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Government says open to ACT suggestion for indexation of income tax thresholds to CPI inflation to avoid 'bracket creep' increasing effective tax rates

Government says open to ACT suggestion for indexation of income tax thresholds to CPI inflation to avoid 'bracket creep' increasing effective tax rates

By Bernard Hickey

Economic Development Minister Steven Joyce has signalled in Parliament the National Government is open to the idea of indexing income tax thresholds to Consumer Price Index inflation to soften the 'bracket creep' that inexorably increases effective tax rates as wages rise.

Joyce's comments came in answer to a Parliamentary Question from ACT MP David Seymour, who produced Parliamentary research showing that had tax rates been indexed to CPI inflation since 2011 when new tax rates were introduced, an average income earning household would have paid NZ$1,036.07 less tax by 2014.

Seymour raised the question after recent comments from Finance Minister Bill English that inflation was the friend of Government because of the effects of bracket creep, while the potential for low to no inflation this year was making life more difficult for the Government as it pushed towards a long-targeted surplus in 2014/15.

"In light of his statement in the House on 11 March that low inflation “makes it more challenging for the Government because higher inflation pushes up the tax base and enables us to collect more tax in a growing economy”, does he agree that this phenomenon of fiscal drag is just another description for an increase in effective tax rates?," Seymour asked in Parliament (see the video above).

Joyce, speaking on behalf of English, acknowledged low inflation was a challenge for Government revenue, but was good for households' cost of living.

Seymour then asked if a period of low inflation was therefore a good time to index tax rates to CPI inflation.

"In regard to income tax and indexation reducing tax rates, we have been very clear that that was something we would consider from 1 April 2017 if economic and fiscal conditions allowed," Joyce said, referring to the Government's Budget 2014 and pre-election suggestion of small tax cuts before the 2017 election.

"Any tax reduction would be modest and focused on low and middle income earners," he said.

"We do have the concern that the member outlines, which is if wages are rising, people can be taxed more. So we are interested in doing that. Would we do it in terms of an indexation? That is something that we would address at the time, once we were confident we had the room to do so."

Seymour later said the Government should be open and transparent if it wanted to increase effective tax rates.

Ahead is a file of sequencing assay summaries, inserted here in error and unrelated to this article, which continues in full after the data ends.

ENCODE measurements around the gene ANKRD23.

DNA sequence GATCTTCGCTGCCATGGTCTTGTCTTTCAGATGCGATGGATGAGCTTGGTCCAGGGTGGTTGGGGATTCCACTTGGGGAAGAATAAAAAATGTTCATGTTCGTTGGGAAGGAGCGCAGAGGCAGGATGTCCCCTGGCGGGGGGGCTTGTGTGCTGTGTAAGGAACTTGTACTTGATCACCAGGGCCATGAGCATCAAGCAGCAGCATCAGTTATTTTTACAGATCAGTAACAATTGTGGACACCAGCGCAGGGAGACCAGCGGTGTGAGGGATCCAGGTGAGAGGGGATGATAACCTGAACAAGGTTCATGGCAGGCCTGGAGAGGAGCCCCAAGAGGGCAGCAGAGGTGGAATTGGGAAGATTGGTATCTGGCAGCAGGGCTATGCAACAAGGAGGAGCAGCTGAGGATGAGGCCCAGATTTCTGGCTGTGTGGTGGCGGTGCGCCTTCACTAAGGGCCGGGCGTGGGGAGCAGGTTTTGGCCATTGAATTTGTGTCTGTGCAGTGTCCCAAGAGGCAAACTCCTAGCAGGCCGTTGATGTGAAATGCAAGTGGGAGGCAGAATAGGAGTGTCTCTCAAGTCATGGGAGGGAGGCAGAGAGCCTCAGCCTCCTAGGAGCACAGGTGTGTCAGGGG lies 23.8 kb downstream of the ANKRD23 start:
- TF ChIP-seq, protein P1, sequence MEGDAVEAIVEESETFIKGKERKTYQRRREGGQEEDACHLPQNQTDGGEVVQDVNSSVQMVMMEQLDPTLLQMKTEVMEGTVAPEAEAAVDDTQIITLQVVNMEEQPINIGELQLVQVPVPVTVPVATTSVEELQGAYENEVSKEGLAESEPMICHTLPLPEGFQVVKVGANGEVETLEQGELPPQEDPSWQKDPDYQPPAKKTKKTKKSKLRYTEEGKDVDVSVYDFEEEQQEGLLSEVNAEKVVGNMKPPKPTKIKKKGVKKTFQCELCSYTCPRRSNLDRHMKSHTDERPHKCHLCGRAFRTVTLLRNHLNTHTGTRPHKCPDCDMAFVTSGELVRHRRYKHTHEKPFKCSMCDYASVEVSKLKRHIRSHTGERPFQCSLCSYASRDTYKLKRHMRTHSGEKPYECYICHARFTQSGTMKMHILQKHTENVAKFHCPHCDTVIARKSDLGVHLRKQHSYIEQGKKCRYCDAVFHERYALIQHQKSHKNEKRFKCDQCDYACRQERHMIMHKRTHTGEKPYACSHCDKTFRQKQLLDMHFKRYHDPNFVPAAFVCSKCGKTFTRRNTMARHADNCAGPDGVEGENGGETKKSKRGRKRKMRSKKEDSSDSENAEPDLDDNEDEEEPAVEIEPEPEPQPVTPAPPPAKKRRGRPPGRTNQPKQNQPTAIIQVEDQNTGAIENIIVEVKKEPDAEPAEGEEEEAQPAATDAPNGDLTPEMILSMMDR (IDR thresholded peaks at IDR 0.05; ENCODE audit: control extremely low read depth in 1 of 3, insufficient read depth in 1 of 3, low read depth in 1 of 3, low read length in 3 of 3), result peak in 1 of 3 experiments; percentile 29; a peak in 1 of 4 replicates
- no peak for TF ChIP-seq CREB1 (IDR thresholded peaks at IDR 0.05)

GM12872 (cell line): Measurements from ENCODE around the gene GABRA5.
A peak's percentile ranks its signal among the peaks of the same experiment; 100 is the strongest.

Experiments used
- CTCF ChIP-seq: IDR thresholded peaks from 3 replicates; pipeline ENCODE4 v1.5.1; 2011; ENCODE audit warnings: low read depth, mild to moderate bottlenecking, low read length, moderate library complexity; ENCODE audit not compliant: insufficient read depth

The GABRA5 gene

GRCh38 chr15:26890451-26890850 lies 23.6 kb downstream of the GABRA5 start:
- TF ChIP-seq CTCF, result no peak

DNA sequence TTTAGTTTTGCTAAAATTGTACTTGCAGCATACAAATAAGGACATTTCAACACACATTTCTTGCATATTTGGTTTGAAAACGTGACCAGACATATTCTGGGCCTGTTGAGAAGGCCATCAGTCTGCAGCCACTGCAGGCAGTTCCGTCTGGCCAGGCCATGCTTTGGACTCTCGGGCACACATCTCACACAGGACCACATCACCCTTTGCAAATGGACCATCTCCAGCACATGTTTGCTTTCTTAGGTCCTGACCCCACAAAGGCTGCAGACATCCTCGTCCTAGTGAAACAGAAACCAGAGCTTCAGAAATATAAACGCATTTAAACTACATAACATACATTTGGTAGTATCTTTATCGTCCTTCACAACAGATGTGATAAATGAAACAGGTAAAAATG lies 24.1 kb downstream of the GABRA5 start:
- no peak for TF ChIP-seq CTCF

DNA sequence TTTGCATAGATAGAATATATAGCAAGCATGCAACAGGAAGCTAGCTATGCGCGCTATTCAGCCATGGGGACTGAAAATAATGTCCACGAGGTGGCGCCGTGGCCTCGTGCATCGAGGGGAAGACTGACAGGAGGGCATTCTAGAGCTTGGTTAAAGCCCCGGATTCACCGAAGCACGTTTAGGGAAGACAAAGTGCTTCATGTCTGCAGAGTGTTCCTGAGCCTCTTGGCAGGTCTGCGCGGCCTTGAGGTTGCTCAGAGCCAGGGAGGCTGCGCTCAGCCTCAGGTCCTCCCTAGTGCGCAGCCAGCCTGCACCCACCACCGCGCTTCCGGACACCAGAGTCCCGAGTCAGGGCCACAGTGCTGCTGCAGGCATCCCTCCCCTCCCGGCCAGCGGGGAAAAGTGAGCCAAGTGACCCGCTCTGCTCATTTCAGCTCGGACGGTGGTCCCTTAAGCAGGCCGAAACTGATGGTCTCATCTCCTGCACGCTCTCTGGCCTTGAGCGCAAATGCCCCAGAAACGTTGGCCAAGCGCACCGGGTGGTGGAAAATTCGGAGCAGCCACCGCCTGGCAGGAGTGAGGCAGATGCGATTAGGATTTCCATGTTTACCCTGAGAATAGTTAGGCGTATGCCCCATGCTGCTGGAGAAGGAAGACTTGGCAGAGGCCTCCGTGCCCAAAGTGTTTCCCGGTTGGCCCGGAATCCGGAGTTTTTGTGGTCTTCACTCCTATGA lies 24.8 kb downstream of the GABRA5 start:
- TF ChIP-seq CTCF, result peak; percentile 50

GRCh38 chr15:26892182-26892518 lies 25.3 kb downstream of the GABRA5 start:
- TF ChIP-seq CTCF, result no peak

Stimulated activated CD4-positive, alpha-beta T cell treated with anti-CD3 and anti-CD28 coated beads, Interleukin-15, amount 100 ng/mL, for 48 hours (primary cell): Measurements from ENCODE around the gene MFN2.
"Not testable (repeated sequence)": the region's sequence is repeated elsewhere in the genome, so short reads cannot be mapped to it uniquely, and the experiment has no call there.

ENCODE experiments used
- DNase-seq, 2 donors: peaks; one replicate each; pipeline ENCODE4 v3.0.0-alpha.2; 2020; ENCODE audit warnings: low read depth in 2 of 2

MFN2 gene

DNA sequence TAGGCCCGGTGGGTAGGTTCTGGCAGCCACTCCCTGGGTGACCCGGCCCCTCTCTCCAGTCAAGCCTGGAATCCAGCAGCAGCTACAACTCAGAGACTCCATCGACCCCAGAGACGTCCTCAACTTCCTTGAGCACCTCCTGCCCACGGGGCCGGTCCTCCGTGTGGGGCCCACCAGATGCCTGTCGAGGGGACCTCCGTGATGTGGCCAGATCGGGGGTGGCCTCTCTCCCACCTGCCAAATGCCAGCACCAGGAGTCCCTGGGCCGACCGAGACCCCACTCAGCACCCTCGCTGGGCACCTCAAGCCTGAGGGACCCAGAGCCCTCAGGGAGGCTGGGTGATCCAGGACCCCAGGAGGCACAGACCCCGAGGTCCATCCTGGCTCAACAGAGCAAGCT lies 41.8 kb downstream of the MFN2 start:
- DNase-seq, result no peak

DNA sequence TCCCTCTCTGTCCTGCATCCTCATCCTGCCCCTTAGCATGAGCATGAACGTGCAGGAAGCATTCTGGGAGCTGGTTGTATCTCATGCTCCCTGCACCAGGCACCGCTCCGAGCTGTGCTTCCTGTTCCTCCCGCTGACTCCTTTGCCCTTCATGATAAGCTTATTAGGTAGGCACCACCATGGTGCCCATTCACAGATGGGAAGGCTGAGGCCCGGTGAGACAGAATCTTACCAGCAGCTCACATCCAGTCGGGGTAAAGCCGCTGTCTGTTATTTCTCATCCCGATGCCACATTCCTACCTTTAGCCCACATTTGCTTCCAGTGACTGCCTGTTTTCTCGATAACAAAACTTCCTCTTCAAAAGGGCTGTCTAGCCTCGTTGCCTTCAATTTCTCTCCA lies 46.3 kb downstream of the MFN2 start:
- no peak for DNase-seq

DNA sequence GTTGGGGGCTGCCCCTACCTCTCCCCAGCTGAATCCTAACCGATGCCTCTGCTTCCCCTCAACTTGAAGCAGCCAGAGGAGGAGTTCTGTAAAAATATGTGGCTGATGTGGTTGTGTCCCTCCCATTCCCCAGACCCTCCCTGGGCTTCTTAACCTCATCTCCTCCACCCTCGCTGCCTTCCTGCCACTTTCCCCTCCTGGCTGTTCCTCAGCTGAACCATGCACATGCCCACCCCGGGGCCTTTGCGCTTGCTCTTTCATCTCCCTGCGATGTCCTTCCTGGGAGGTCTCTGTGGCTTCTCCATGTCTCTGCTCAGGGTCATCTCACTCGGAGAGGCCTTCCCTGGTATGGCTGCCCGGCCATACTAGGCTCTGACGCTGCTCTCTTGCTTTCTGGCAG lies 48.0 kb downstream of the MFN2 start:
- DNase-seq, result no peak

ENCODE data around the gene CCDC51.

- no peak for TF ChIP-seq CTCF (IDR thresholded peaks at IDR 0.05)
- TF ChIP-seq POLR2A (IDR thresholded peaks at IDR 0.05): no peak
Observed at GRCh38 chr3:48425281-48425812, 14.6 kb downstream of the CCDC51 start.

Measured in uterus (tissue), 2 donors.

"I propose tying tax brackets to the Consumer Price Index, meaning tax brackets would rise with inflation, stopping stealth tax increases and ensuring government revenue collection is open and transparent," he said.

"The best time to act is now -- current low inflation means a switch to inflation adjusted tax brackets would have relatively little effect on Government forecasts," he said.

Seymour said ACT's preferred position would be indexation to wage growth, which is usually faster than CPI inflation, which would further reduce the effects of bracket creep. But this would be less politically or fiscally palatable for National.

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4 Comments

Yes good fair move. Plus index the student loan threshold to cpi as well, been at 19k for a very long time, should be at least 25k now, another $900 in the pocket as opposed to against an interest free loan.

If the student loan threshold was CPI indexed, payments against loans would decrease. Higher threshold = fewer payments = Government is doing the right thing to keep the repayment threshold at 19k

The last Labour govt never decreased the tax thresholds so while it was in power there was a huge amount of fiscal drag. That was one of the reasons that the labour govt had a lot of money to throw at people eg working for families, to increase the size of govt and to put some of it into the Cullen fund.
When National resumed the tax threshold change it was attacked as though it was was giving a tax cut whereas in reality all it was doing was redressing what Labour had done. Unfortunately it included an increase in GST at that same time.
However, by putting a CPI or wage indexed tax threshold regime in place, it may be harder for Labour if/ when it gets back into power to justify stopping that process and to continue with its policy of penalising the motivated.
 

If govt figured that in 2005 19k was the correct level to start taking off 12.5% of the income over that; i.e 19k gave enough to get by, pay rent etc, then not lifting this over the last 10 years dispite rent, food, travel etc all inflating, means people are placed in a position of relative hardship

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Days to the General Election: 38
See Party Policies here. Party Lists here.